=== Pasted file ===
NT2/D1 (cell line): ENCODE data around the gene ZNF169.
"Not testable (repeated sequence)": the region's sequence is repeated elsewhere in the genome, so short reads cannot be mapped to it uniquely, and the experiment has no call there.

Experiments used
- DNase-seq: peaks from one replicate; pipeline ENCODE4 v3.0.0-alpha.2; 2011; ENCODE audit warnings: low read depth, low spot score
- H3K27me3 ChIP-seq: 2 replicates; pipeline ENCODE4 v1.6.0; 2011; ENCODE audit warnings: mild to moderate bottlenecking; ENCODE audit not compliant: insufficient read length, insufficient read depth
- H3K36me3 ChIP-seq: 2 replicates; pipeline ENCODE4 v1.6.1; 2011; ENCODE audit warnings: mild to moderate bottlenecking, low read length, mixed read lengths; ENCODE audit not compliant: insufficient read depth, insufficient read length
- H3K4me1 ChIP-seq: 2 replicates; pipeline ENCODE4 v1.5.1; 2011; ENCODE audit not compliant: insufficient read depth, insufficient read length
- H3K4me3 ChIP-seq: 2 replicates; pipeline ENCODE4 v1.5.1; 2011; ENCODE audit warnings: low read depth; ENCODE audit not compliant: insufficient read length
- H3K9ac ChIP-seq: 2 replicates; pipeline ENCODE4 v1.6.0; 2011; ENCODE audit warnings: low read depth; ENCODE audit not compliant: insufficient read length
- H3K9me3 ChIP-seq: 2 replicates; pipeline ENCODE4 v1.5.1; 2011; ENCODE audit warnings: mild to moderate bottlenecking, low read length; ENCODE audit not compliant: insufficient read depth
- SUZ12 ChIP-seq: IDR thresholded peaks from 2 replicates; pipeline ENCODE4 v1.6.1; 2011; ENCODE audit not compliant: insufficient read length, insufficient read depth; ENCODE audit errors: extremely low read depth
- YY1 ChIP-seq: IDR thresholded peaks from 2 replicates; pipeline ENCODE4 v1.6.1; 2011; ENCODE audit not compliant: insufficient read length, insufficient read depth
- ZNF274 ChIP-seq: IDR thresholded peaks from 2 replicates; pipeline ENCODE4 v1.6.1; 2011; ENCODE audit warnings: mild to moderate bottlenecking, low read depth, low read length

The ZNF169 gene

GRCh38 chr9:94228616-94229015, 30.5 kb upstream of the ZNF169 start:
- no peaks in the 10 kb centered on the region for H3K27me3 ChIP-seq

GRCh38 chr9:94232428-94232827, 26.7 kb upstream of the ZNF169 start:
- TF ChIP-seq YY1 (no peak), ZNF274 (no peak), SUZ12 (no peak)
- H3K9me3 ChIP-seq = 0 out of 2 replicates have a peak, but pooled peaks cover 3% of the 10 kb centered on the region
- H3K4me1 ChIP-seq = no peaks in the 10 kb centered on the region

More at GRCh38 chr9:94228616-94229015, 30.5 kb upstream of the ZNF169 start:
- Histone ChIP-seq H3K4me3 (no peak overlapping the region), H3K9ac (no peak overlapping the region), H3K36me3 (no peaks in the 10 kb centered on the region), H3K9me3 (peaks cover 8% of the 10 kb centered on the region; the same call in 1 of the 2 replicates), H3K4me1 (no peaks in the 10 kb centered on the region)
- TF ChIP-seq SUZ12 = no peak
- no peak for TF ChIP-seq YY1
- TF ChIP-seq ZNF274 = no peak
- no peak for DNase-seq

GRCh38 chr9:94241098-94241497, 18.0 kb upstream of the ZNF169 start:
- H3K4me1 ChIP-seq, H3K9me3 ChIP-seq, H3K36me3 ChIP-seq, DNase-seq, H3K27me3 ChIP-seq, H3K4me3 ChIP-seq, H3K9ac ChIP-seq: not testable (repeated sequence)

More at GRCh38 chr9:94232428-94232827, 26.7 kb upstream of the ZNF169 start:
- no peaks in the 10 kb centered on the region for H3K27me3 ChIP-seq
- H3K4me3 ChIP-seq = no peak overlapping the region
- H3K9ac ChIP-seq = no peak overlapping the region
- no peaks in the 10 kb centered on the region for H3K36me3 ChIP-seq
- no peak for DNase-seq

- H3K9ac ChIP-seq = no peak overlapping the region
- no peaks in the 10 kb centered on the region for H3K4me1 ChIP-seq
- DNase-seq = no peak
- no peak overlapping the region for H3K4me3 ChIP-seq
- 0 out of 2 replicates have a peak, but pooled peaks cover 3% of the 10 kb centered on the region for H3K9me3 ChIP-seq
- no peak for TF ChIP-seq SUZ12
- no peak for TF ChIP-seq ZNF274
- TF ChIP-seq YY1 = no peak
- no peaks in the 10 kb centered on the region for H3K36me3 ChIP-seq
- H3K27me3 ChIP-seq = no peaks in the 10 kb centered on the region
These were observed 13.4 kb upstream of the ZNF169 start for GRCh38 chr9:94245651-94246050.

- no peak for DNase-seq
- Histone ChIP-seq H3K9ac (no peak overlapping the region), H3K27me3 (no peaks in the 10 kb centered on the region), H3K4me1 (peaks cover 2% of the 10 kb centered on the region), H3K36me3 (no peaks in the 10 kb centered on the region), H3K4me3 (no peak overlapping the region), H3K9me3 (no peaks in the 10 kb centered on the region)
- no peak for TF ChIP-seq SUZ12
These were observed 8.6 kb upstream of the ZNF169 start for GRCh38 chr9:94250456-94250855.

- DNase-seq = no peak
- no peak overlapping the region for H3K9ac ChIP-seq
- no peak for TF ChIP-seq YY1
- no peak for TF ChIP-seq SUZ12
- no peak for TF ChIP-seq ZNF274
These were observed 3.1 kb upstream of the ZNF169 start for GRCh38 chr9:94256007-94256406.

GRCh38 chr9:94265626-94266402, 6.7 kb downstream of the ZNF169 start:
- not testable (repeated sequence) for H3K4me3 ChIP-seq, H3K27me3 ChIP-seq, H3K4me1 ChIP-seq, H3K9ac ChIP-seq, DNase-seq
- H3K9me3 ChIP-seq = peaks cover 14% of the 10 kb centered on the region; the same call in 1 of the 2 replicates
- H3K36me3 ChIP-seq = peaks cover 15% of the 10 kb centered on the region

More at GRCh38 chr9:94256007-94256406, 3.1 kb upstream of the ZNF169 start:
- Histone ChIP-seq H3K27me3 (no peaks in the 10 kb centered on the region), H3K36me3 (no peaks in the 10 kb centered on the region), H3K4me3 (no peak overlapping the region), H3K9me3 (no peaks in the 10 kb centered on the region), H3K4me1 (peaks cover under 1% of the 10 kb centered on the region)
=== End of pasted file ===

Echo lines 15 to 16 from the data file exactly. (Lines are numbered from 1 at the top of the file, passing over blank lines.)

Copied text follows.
GRCh38 chr9:94228616-94229015, 30.5 kb upstream of the ZNF169 start:
- no peaks in the 10 kb centered on the region for H3K27me3 ChIP-seq